Never-Ending Man: Hayao Miyazaki

At just over an hour, Never-Ending Man: Hayao Miyazaki is a rare opportunity to watch Studio Ghibli’s master at work as Miyazaki comes out of a temporary retirement to experiment with CGI animation.

It appears director Kaku Arakawa made this documentary without much of a motivation in mind. It’s much more of an observational piece in the sense that it captures day-to-day life while waiting patiently for something great to happen. Arakawa recognizes that his premise has potential and momentum, as he should. 72-year-old Hayao Miyazaki is the legendary Oscar-winning storyteller behind animated classics such as My Neighbor Totoro, Princess Mononoke, and Spirited Away, and the idea of him not only wanting to continue his career but also challenge himself with a contemporary medium is certainly an event to chronicle.

Viewers watching Never-Ending Man: Hayao Miyazaki will be tickled to watch the creation of an original film (even though the doc never shows us the finished product), and Miyazaki is an interesting person to behold as we watch the filmmaker in his most organic, bold, and insecure elements. He also has an infectious energy that brightens up the tension and distracts us from the doc’s choppy editing.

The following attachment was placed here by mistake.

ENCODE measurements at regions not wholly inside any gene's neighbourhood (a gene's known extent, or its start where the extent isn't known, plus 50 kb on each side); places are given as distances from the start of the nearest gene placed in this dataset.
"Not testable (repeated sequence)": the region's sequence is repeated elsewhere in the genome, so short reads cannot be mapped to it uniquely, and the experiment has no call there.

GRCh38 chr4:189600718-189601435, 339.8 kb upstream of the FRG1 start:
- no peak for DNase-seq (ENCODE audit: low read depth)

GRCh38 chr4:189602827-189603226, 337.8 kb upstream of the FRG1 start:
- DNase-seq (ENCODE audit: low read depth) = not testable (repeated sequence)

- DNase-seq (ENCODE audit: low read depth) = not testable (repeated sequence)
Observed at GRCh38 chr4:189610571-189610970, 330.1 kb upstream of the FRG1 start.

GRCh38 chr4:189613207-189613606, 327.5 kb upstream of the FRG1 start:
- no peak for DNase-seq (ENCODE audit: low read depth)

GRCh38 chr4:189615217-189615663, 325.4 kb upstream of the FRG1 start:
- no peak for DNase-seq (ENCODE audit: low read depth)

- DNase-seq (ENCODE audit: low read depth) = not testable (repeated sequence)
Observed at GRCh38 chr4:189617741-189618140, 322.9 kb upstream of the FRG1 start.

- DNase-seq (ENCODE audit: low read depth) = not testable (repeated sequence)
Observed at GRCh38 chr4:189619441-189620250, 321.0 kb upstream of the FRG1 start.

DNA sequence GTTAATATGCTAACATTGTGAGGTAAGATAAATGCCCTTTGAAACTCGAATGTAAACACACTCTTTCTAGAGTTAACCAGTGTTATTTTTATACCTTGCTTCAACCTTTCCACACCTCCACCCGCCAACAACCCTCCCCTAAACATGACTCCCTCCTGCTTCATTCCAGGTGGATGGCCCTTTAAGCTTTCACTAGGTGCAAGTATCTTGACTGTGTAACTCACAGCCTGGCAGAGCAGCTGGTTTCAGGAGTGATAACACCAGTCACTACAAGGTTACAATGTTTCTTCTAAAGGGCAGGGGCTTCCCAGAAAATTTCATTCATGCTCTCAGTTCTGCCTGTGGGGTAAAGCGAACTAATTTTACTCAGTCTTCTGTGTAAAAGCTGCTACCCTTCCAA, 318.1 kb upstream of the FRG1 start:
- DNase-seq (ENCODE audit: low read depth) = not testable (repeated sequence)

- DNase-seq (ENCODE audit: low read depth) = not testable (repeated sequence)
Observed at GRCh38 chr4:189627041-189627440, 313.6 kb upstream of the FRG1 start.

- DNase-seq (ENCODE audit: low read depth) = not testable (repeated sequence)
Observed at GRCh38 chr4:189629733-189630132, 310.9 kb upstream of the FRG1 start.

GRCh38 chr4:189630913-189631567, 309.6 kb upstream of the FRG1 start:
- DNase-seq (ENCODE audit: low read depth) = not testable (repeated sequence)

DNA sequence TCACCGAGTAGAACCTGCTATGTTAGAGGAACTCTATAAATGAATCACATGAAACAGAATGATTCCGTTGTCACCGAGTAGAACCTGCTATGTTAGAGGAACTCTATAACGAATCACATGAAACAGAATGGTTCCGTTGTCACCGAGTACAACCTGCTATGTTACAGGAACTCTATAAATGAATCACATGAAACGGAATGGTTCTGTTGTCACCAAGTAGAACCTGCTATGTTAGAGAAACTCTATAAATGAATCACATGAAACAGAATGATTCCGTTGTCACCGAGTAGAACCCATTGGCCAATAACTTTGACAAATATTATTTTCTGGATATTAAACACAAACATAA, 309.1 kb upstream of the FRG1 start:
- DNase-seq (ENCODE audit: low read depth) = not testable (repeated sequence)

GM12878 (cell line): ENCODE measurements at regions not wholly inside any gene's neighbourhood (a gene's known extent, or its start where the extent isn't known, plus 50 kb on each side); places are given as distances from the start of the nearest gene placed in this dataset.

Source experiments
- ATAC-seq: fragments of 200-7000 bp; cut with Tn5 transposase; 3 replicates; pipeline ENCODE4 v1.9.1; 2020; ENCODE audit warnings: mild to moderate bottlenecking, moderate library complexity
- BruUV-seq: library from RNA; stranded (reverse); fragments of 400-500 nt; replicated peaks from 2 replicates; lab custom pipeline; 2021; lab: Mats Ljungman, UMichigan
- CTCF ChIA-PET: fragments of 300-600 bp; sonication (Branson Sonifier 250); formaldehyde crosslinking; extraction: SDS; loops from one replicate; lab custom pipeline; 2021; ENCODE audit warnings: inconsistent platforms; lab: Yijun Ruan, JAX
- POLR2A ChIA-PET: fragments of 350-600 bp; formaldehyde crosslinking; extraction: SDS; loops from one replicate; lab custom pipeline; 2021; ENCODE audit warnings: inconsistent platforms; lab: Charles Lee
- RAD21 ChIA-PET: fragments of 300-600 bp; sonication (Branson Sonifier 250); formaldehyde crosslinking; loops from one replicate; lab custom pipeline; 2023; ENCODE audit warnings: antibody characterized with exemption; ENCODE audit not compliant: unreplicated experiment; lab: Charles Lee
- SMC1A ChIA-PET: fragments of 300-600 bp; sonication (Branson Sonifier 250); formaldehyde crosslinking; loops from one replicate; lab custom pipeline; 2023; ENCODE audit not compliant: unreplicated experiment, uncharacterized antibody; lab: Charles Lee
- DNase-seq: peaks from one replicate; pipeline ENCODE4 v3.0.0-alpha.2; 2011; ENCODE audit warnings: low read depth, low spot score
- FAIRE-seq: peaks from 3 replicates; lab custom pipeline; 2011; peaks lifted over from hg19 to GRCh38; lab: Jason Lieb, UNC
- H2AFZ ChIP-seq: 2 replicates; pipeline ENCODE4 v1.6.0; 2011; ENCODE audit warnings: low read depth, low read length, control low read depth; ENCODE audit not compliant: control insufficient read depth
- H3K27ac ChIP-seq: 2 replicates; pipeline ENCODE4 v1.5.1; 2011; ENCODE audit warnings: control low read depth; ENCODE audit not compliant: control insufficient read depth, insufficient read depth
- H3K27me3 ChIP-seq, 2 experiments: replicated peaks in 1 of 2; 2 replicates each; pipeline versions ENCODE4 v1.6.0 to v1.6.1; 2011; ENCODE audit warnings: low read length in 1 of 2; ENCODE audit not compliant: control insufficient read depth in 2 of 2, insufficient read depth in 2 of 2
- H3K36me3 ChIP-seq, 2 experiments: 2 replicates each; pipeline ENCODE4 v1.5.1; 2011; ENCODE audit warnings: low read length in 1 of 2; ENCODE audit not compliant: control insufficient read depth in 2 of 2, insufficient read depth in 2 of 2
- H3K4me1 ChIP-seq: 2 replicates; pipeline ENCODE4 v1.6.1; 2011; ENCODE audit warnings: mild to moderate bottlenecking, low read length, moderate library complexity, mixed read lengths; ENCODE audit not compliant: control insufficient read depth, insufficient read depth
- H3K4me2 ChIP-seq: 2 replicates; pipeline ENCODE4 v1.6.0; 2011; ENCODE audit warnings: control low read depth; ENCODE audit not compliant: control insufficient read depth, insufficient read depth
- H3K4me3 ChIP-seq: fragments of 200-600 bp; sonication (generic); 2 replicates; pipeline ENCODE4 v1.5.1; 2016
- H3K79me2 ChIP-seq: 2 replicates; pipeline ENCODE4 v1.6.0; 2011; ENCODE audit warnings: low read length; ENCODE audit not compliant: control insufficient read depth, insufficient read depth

What can’t be ignored, however, is how the documentary runs itself thin. Even Miyazaki is aware of this too. The more he acknowledges the camera capturing monotony, the more the audience notices that the humble subject is trying to give Kaku Arakawa a clue.


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Addison Wylie: @AddisonWylie

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